Sunday, October 6, 2019

Dellamorte - Home Sweet Hell... (1999)

If Dellamorte had shown up during the huge Swedish d-beat death metal revival that struck around the 'oughts, I think they might have made some in-roads as one of the more savage, raw bands to adopt the style. Unfortunately, their tenure in the 90s came at the tail end of when the audience was first starved for the sound, with bands like Dismember going strong, and others like Entombed having already been there, done that, and moved into other pastures (before the inevitable ID crises that would lead them back). So I can see why they were overlooked, but those who really enjoy that sort of late 80s/early 90s aesthetic unraveled by Nihilist will probably find a soft spot for these guys as a sort of pure gorehouse approach to the niche, a lot closer to Dismember than others.

Home Sweet Hell... was their third and final full-length and it hits like a truck with a fat, imposing Sunlight Studio tone slathered in some sustained, raw-throated, angry fucking vocals which give the other vocalists in this one-limited field a run for their money. They're not all that different than how L-G Petrov or Matti Kärki hammered them out, but perhaps a little more snarled and outraged, and you can often hear some backups shouted alongside them which creates a mild variation on what you're used to. The guitar riffs are straight from the book of the first three Entombed records, or Indecent & Obscene, with an often heavy emphasis on the death & roll riffs, mixed in with some simplistic, chunky chugging parts that carry a lot of heft due to the straight to the face production of the record. The drum kit in particular gives it a lot of rock & roll feel, not to mention the implementation of wah wahs, lots of grooves, and chord patterns that are painfully simplistic. Dellamorte truly relies on the sheer volume and potency of what they play to impress the listener, they are about as far from subtle as you can get, and even if there were nuances you might not hear them because of how the album is mixed.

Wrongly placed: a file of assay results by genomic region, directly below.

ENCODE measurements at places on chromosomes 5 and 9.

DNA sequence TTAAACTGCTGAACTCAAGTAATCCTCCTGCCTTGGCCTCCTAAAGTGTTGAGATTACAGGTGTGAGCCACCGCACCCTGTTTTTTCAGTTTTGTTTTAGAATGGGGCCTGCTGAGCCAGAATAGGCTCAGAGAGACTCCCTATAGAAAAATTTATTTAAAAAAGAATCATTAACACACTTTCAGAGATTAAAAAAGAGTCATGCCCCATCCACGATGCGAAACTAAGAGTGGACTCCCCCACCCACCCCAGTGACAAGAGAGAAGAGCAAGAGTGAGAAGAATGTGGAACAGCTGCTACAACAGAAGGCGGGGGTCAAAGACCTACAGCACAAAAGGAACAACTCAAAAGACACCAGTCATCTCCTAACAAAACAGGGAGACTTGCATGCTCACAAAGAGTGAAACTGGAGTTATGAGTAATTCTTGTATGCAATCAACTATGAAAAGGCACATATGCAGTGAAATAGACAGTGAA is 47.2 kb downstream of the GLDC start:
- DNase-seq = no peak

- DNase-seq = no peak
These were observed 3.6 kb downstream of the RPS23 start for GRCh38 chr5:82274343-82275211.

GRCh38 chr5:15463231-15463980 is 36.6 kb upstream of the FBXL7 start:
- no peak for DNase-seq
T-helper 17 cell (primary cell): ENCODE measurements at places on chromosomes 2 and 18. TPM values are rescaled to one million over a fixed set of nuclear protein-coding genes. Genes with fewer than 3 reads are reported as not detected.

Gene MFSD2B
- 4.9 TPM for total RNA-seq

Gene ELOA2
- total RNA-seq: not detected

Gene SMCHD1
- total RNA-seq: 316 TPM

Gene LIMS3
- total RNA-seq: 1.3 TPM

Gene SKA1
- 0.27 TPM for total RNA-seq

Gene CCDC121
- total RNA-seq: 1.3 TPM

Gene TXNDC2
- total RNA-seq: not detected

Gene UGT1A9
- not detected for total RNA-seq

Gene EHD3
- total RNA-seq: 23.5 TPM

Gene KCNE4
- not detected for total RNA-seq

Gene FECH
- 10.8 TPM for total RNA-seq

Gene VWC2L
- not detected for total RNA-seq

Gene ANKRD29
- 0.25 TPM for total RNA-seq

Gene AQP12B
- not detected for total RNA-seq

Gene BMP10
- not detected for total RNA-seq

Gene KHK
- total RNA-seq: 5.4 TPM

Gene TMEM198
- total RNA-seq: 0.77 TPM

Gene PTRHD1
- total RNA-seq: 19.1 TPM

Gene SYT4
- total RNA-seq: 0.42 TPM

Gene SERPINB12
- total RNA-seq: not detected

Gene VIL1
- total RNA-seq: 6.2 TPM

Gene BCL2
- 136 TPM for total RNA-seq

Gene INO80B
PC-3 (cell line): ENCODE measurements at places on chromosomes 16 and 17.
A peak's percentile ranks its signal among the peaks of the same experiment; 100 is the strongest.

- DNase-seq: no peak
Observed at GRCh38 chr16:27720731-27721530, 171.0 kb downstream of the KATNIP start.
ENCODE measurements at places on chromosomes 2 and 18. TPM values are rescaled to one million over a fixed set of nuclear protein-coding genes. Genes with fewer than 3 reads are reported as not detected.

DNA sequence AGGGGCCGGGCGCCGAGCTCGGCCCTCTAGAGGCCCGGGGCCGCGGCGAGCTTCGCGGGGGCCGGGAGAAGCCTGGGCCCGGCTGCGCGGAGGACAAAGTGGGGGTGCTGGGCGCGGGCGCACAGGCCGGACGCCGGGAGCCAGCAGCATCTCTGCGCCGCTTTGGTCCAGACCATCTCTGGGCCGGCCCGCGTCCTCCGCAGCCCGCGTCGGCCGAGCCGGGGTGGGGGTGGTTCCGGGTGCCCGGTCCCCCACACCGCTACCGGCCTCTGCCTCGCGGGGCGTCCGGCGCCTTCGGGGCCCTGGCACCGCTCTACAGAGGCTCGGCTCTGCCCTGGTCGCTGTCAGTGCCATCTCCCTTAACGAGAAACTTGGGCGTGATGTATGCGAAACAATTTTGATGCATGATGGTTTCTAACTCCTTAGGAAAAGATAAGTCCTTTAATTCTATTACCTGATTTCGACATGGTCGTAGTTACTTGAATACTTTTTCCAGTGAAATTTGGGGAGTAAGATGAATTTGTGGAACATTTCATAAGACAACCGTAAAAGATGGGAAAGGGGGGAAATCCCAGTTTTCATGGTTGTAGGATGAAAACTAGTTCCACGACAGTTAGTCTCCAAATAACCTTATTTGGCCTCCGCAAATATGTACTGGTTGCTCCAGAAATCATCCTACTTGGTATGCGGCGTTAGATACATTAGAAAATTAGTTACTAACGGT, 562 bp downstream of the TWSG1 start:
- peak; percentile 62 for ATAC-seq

This is an effort that I've always wanted to like more than I do. The vocals are savage, the power is undeniable, but it ends up with a barely passing grade from me simply because there are too few riffs worth a damn here, most just being coughed up from the playbook of pre-existing Swedish death metal bands, or rather, duller versions of those played more intensely. On occasion it really rocks the fuck out, as in "Into the Fire", and if you're a fan of all things blazing and d-beat then I can't imagine tracks like "The Tombs of My Fear" would turn you off. I mean this album pummels the fuck out of you...the tone, the pounding bass-lines which hover just below the rhythm guitars, the grooves and the momentum that they shift between, but I just think the album needed a little more attention to the riffs...if there were another dozen or even half-dozen killer guitar parts on this one I'd get so much more mileage out of it, but at the very least it's a sobering blunt instrument to the eardrums when I'm in the mood for the densest, simplest and most pissed-off sound that this sub-style can mete out.

Verdict: Win [7/10]

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